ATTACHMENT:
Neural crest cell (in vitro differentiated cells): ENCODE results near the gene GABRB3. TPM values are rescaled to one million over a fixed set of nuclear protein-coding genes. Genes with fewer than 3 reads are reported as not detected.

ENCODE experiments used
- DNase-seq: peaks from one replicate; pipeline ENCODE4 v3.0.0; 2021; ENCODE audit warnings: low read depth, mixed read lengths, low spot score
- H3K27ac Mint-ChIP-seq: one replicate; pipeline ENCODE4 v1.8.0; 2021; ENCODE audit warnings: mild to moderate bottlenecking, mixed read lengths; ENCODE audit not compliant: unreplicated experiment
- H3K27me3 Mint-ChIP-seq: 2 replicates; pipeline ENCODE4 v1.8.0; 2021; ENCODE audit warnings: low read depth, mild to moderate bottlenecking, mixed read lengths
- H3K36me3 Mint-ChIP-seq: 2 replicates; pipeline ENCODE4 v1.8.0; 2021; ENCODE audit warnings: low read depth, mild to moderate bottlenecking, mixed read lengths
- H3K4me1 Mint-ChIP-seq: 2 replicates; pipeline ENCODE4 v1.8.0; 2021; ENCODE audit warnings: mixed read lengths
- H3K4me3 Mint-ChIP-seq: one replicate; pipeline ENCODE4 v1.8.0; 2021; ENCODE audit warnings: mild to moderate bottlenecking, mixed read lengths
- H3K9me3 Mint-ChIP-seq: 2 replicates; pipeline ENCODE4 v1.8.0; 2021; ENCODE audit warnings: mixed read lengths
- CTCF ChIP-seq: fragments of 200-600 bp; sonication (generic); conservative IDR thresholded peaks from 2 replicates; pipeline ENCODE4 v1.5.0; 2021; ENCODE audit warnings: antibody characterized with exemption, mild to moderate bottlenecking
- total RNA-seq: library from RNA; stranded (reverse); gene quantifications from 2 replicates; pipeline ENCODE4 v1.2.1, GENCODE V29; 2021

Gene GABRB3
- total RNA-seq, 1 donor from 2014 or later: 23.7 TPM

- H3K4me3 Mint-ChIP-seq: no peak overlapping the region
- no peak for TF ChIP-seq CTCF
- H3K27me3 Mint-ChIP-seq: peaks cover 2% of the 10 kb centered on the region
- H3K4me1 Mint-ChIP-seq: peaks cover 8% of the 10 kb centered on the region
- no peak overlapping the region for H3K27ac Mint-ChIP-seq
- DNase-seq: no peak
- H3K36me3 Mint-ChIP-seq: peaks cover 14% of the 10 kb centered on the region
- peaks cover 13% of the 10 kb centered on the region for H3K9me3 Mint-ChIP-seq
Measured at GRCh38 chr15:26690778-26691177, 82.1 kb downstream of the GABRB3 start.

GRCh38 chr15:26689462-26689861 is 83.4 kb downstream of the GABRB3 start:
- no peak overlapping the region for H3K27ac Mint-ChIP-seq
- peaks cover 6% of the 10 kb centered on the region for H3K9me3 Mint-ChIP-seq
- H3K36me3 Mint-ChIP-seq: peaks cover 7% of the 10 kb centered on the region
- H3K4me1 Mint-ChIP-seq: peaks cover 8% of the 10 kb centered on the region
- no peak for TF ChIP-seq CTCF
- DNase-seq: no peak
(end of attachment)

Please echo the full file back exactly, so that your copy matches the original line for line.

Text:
Neural crest cell (in vitro differentiated cells): ENCODE results near the gene GABRB3. TPM values are rescaled to one million over a fixed set of nuclear protein-coding genes. Genes with fewer than 3 reads are reported as not detected.

ENCODE experiments used
- DNase-seq: peaks from one replicate; pipeline ENCODE4 v3.0.0; 2021; ENCODE audit warnings: low read depth, mixed read lengths, low spot score
- H3K27ac Mint-ChIP-seq: one replicate; pipeline ENCODE4 v1.8.0; 2021; ENCODE audit warnings: mild to moderate bottlenecking, mixed read lengths; ENCODE audit not compliant: unreplicated experiment
- H3K27me3 Mint-ChIP-seq: 2 replicates; pipeline ENCODE4 v1.8.0; 2021; ENCODE audit warnings: low read depth, mild to moderate bottlenecking, mixed read lengths
- H3K36me3 Mint-ChIP-seq: 2 replicates; pipeline ENCODE4 v1.8.0; 2021; ENCODE audit warnings: low read depth, mild to moderate bottlenecking, mixed read lengths
- H3K4me1 Mint-ChIP-seq: 2 replicates; pipeline ENCODE4 v1.8.0; 2021; ENCODE audit warnings: mixed read lengths
- H3K4me3 Mint-ChIP-seq: one replicate; pipeline ENCODE4 v1.8.0; 2021; ENCODE audit warnings: mild to moderate bottlenecking, mixed read lengths
- H3K9me3 Mint-ChIP-seq: 2 replicates; pipeline ENCODE4 v1.8.0; 2021; ENCODE audit warnings: mixed read lengths
- CTCF ChIP-seq: fragments of 200-600 bp; sonication (generic); conservative IDR thresholded peaks from 2 replicates; pipeline ENCODE4 v1.5.0; 2021; ENCODE audit warnings: antibody characterized with exemption, mild to moderate bottlenecking
- total RNA-seq: library from RNA; stranded (reverse); gene quantifications from 2 replicates; pipeline ENCODE4 v1.2.1, GENCODE V29; 2021

Gene GABRB3
- total RNA-seq, 1 donor from 2014 or later: 23.7 TPM

- H3K4me3 Mint-ChIP-seq: no peak overlapping the region
- no peak for TF ChIP-seq CTCF
- H3K27me3 Mint-ChIP-seq: peaks cover 2% of the 10 kb centered on the region
- H3K4me1 Mint-ChIP-seq: peaks cover 8% of the 10 kb centered on the region
- no peak overlapping the region for H3K27ac Mint-ChIP-seq
- DNase-seq: no peak
- H3K36me3 Mint-ChIP-seq: peaks cover 14% of the 10 kb centered on the region
- peaks cover 13% of the 10 kb centered on the region for H3K9me3 Mint-ChIP-seq
Measured at GRCh38 chr15:26690778-26691177, 82.1 kb downstream of the GABRB3 start.

GRCh38 chr15:26689462-26689861 is 83.4 kb downstream of the GABRB3 start:
- no peak overlapping the region for H3K27ac Mint-ChIP-seq
- peaks cover 6% of the 10 kb centered on the region for H3K9me3 Mint-ChIP-seq
- H3K36me3 Mint-ChIP-seq: peaks cover 7% of the 10 kb centered on the region
- H3K4me1 Mint-ChIP-seq: peaks cover 8% of the 10 kb centered on the region
- no peak for TF ChIP-seq CTCF
- DNase-seq: no peak